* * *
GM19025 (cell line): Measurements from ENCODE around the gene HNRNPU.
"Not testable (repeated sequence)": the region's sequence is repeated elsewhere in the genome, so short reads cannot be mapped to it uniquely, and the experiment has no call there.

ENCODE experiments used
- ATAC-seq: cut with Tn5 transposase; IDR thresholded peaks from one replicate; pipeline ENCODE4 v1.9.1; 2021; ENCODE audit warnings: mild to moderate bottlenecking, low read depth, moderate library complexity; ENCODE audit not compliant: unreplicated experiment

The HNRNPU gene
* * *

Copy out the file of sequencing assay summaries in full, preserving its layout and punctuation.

GM19025 (cell line): Measurements from ENCODE around the gene HNRNPU.
"Not testable (repeated sequence)": the region's sequence is repeated elsewhere in the genome, so short reads cannot be mapped to it uniquely, and the experiment has no call there.

ENCODE experiments used
- ATAC-seq: cut with Tn5 transposase; IDR thresholded peaks from one replicate; pipeline ENCODE4 v1.9.1; 2021; ENCODE audit warnings: mild to moderate bottlenecking, low read depth, moderate library complexity; ENCODE audit not compliant: unreplicated experiment

The HNRNPU gene